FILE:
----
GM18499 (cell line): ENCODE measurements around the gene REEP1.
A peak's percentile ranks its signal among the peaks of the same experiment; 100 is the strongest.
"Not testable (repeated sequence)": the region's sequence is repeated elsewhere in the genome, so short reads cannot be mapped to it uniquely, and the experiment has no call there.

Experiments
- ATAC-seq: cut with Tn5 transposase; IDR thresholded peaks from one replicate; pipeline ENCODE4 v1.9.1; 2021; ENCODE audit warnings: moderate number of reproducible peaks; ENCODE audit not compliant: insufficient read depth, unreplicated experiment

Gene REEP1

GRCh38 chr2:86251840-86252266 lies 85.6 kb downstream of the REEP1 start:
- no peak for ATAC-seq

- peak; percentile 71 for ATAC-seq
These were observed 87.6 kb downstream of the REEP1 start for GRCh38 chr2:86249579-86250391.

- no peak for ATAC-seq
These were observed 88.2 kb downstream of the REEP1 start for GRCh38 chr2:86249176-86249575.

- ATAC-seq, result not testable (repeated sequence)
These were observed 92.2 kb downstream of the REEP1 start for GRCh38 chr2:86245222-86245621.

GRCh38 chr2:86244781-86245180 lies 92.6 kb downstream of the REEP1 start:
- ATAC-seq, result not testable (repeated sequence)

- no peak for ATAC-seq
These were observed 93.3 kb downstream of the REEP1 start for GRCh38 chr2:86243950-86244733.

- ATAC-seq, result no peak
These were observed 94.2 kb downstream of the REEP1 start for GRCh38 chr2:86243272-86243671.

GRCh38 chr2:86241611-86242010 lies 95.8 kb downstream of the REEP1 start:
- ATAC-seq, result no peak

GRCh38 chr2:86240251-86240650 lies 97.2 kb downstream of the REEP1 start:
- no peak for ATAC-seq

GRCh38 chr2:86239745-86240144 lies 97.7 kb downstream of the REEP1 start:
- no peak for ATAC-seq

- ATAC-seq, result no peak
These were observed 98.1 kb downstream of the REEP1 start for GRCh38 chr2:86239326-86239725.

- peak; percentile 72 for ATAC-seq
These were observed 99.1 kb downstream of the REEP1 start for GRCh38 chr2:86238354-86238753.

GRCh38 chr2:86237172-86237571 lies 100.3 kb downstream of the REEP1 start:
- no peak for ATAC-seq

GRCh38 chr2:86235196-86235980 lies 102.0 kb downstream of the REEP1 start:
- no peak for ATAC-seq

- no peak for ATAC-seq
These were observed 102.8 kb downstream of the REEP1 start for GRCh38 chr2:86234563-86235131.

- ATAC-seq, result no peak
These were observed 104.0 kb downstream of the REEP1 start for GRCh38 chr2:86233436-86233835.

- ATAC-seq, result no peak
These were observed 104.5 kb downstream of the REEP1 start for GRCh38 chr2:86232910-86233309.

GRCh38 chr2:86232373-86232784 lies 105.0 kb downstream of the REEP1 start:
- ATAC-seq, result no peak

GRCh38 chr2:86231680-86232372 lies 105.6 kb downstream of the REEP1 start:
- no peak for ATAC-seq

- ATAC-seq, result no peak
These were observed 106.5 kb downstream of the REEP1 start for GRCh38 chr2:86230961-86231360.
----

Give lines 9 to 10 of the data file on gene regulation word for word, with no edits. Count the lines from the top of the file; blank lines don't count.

- peak; percentile 71 for ATAC-seq
These were observed 87.6 kb downstream of the REEP1 start for GRCh38 chr2:86249579-86250391.